© 2016 by Clemson Road Creative

Documents Won’t Update Themselves

September 1, 2017

When asked how to create a new project schedule, the veteran Project Manager (PM) at an implementation company we know replied, “I never do one from scratch. I start with the last one I used and modify it.”

 

That makes sense. The most recent iteration should be the most up-to-date version of this very important deliverable. The PM is saving himself time and the company money by working from that version.

 

Except, in all the previous iterations the project schedule may have degraded. It may have left out valuable information that was not relevant to one client. Three clients later, the incomplete project schedule is still omitting information that might be valuable to today’s client.

 

 

The solution is to document the deliverable. Answer questions like: What is the project schedule? How is it used? Who is responsible for it? When is it done? Provide a company-approved template from which every PM should work. Provide a sample of a recently-used schedule so variations are recorded and best practices are shared. Update that sample frequently.

 

In theory, all projects should begin with the documentation library. Individuals should work from the approved templates and procedures. And they do, typically, until those procedures are no longer accurate.

 

We know process documentation gets outdated.

 

Once it is inaccurate, documentation is ignored. It collects dust on a shelf or withers away in a Sharepoint library.

 

In these advanced circumstances, there are three times when process documentation is accessed: 1) a mistake happened and authorities want to see evidence that there is a proper way to complete this process; 2) the company is under scrutiny during a due diligence investigation; or 3) someone new has come into the company and does not have a “most recent” version from which to start.

 

Clemson Road creates documentation that solves the out-of-date complaint and ensures that what is accessed in audit, investigation, or learning efforts is accurate and up-to-date.

 

Good documentation:

  • Begins with Subject Matter Experts (SMEs) and their common habits and tools.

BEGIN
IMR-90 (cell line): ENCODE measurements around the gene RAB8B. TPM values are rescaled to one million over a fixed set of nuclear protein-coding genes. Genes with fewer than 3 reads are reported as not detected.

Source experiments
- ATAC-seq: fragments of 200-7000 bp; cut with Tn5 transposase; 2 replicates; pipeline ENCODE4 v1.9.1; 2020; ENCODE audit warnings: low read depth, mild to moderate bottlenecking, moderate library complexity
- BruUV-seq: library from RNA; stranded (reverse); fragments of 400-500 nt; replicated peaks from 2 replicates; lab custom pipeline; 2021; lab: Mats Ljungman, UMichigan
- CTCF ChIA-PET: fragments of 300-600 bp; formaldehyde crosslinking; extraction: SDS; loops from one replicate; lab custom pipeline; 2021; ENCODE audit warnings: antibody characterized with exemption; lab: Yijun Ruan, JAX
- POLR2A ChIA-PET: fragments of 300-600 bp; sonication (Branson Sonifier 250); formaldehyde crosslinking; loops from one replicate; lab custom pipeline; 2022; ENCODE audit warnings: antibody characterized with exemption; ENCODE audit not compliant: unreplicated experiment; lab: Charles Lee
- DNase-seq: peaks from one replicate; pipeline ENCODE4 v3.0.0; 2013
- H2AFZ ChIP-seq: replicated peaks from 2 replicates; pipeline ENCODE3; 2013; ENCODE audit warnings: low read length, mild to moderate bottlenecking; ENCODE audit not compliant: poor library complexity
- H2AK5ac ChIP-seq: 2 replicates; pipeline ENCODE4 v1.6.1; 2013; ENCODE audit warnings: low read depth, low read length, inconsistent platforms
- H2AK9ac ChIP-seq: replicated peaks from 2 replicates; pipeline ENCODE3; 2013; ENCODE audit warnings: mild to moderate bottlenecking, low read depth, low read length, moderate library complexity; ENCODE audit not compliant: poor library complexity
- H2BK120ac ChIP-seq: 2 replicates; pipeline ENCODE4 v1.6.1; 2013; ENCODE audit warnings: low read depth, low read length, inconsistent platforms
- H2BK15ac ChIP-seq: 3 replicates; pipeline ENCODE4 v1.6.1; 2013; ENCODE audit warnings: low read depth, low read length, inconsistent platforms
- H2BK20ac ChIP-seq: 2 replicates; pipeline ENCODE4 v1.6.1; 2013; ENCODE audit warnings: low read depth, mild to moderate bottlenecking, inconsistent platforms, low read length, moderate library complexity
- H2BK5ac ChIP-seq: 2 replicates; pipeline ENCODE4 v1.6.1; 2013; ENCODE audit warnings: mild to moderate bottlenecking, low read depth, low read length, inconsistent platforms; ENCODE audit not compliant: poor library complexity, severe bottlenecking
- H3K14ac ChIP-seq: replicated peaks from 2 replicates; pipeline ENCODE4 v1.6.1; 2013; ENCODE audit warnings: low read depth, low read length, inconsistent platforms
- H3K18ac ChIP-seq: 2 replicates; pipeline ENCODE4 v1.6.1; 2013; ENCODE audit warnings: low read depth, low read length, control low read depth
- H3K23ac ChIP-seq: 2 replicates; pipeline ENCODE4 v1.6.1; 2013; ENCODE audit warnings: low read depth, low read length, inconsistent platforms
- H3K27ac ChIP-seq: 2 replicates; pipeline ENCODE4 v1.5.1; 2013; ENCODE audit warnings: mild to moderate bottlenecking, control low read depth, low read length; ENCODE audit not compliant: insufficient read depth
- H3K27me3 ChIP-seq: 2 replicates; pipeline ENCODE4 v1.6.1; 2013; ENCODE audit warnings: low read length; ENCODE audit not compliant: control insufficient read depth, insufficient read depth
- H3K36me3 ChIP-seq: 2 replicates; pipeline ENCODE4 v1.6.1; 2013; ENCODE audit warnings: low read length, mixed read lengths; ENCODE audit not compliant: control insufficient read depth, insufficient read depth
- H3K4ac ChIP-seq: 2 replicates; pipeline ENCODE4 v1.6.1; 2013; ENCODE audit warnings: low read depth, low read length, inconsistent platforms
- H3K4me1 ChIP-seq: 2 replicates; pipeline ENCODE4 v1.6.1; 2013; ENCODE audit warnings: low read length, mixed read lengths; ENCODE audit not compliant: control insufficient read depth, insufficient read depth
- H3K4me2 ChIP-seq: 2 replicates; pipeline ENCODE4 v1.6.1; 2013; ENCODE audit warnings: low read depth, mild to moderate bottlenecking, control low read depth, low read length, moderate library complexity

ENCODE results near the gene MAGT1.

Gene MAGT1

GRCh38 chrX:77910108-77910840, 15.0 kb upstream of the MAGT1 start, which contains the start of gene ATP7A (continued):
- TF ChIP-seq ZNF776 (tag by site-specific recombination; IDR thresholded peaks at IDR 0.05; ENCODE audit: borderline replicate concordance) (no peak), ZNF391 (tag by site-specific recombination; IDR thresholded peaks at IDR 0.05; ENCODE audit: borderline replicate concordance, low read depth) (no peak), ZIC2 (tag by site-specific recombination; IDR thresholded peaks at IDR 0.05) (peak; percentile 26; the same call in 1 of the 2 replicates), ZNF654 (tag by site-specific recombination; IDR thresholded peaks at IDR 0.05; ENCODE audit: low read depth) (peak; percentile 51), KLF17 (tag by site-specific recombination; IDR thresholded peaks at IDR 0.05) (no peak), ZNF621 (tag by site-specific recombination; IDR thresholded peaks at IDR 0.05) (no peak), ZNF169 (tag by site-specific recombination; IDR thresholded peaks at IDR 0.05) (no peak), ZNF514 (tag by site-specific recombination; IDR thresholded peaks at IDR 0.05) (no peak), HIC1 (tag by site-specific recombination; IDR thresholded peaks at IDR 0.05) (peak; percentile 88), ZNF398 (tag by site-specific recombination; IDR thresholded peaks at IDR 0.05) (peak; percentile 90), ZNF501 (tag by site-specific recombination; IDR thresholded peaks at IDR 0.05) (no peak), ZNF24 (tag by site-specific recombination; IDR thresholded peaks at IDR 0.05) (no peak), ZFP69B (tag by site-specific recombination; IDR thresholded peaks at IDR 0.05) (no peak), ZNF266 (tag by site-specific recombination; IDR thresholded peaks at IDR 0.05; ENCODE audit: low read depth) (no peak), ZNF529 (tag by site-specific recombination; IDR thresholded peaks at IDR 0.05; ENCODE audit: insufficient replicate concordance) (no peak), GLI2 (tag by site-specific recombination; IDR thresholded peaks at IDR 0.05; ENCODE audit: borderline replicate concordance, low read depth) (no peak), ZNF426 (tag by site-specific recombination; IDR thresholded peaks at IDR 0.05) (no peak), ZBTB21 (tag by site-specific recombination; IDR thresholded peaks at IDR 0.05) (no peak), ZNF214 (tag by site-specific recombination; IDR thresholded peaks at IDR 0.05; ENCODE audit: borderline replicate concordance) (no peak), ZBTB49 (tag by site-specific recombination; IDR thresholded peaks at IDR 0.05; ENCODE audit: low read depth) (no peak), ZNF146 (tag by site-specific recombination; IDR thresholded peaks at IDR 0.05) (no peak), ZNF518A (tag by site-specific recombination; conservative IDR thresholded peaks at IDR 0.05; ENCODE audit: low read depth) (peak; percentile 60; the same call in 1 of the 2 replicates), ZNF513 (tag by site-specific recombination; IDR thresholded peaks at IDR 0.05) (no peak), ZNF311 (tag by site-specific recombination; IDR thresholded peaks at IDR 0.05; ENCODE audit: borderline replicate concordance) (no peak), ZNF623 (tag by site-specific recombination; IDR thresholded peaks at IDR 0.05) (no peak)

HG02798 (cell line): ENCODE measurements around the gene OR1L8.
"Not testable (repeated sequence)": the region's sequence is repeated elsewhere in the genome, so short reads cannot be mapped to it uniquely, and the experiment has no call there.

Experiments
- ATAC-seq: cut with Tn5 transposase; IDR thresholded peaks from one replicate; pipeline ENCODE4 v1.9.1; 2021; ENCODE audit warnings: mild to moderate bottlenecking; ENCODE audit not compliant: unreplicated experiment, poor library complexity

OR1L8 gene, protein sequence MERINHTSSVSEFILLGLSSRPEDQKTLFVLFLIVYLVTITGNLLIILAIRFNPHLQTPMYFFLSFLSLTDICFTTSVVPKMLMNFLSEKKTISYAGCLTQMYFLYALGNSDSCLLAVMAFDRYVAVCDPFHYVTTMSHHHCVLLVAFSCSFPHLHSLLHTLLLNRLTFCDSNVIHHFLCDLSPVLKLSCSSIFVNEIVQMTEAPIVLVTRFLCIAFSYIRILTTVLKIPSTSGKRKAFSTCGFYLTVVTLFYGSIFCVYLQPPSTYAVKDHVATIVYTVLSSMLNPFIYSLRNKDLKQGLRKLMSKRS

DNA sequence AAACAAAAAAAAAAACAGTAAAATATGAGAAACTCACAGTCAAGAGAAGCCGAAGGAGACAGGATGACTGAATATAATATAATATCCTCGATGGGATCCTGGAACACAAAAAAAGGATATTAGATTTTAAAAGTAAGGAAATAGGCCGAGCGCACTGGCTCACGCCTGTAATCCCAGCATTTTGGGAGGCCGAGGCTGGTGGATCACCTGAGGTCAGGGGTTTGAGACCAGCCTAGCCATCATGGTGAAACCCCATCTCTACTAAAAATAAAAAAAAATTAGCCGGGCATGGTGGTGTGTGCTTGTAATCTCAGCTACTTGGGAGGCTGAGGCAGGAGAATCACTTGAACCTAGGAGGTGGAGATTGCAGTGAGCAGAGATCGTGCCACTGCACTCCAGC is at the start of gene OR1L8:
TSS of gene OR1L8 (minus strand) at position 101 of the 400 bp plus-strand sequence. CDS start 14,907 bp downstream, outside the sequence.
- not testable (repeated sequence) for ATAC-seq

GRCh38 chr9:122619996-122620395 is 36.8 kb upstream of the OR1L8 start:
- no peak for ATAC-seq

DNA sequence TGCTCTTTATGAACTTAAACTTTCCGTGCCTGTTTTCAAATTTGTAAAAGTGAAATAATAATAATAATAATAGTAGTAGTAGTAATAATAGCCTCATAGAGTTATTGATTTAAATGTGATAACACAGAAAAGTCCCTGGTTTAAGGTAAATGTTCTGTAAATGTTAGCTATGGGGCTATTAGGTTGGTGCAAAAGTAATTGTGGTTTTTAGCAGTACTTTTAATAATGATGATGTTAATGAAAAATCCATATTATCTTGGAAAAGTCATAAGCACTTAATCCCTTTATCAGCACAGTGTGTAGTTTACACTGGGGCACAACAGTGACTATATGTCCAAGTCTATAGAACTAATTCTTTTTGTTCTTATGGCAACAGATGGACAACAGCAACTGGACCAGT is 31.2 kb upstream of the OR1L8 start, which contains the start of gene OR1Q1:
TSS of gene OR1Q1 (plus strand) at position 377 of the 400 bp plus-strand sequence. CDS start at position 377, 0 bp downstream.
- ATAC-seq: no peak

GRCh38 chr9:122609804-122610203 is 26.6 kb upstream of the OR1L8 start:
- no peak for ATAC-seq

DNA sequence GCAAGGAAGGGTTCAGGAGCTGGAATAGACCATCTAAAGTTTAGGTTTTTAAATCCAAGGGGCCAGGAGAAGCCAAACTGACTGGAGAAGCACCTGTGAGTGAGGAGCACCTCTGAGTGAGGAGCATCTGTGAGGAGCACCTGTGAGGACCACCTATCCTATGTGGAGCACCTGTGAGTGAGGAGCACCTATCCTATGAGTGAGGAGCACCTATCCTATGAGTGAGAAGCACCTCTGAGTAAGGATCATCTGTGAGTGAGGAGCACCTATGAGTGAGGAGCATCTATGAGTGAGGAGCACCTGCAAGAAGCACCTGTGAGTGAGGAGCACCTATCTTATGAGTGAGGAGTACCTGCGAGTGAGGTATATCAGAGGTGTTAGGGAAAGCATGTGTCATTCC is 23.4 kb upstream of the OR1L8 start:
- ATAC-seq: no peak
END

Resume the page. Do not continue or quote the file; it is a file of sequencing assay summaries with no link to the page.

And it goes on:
• Is accessible in-the-moment, not put away on a shelf.

  • Makes business processes easier by answering questions and providing templates.

  • Evolves as business users access it and share their most-recent versions.

  • Shares SME expertise for training and professional development.

  • Is supported by a culture that values the documentation and takes pride in its accuracy.

When we finished workshops with the PM quoted above, he had given us two hours of his time over six weeks and we had created a complete set of documents from which he could work. We housed the content on a frequently-used web platform so he could easily get to it. We made him the content owner and directed questions and suggestions from other PMs to him. As a leader in the organization, he demonstrated support for the process by holding his direct reports responsible for operating out of the approved document library.

 

Two months later, the company successfully completed due diligence with their new parent corporation. Among the cited advantages was the document library, the accessibility and accuracy of which thoroughly impressed auditors.

 

If your company’s documentation is unusable, Clemson Road can solve that. We have a low-impact methodology for revising existing content and generating sustainable, usable content out of new processes. We will even devise a knowledge management strategy to keep your documentation renewed as your business changes.

 

Call us today (803-569-8200) to solve your documentation challenges.

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